Netherlands: Software

Introductie van Micorosoft SQL Server 2016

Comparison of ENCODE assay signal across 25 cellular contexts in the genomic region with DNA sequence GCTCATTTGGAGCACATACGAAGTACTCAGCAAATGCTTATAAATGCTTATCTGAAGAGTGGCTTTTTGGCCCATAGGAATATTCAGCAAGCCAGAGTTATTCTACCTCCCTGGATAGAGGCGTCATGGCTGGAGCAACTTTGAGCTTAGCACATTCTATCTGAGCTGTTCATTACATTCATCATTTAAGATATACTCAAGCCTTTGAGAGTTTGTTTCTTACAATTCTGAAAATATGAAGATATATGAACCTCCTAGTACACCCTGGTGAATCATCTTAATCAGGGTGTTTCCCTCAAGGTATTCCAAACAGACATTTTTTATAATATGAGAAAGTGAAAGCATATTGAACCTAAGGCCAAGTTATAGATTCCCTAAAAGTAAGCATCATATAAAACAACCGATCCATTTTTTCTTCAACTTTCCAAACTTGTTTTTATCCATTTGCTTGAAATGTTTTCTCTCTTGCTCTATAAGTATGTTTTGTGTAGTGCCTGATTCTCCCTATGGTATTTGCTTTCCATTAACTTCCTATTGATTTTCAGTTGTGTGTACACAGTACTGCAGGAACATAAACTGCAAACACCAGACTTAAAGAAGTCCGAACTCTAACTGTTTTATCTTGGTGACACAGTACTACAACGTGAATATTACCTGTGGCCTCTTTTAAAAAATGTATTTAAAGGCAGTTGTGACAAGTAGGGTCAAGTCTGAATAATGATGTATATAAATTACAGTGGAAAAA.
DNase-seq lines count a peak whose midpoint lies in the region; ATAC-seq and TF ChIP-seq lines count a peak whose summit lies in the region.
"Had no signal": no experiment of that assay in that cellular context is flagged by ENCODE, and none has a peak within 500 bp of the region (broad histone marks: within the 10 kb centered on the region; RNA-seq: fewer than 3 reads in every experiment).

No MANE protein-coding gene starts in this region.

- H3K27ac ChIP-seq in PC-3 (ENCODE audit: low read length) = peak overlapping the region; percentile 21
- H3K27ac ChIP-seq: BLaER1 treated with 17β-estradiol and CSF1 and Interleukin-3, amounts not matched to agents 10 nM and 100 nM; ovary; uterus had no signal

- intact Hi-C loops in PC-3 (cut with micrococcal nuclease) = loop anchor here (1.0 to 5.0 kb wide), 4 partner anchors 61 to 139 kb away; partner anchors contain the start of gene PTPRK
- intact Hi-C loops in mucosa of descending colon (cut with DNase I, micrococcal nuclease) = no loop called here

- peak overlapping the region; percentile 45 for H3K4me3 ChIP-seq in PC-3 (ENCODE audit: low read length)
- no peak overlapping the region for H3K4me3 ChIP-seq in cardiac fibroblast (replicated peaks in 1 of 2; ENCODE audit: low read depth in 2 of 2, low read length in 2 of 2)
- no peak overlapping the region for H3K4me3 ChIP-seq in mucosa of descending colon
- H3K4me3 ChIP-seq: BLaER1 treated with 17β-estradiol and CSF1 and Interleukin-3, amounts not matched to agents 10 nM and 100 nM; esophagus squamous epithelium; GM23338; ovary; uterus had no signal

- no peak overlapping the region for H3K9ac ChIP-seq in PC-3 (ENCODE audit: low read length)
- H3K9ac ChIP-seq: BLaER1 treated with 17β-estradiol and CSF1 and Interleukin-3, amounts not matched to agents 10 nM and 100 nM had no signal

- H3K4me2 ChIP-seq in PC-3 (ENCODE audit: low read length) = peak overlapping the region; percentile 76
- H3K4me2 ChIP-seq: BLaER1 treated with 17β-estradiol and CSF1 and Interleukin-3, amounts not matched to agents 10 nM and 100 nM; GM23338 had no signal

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116 C H A P T E R 6 | More analytics Note You can replace the sqlQuery argument with the table argument if you prefer to reference an entire table. You cannot use both arguments together. Tip The sample data in this section does not contain categorical data. When your data contains categories, such as age groups or geographic regions, you should consider including the stringsAsFactors argument with the RxSqlServerData function. This argument is a Boolean value that controls whether to convert strings to factors. A factor is an R object type that is used in statistical functions. Functions such as rxSummary return more complete results for factors as compared to strings. Data exploration After creating a data source, you can use statistical functions or create plots and graphic objects with which to explore your data in the R IDE. A good starting point is the rxGetVarInfo function to display basic information about the structure of your data source. To do this, use the following code in your R IDE: rxGetVarInfo(data = inDataSource) Executing this code returns the results shown in Figure 6-15. The rxGetVarInfo function returns metadata about the columns of your data, which are called variables when working in R. The metadata includes the name and data type for each variable. Figure 6-15: Executing the rxGetVarInfo function in the R console. Another common function to use for becoming familiar with your data is rxSummary. For a basic statistical summary of your data, as shown in Figure 6-16, use the following code: rxSummary(~., data = inDataSource) Figure 6-16: Executing the rxSummary function in the R console.

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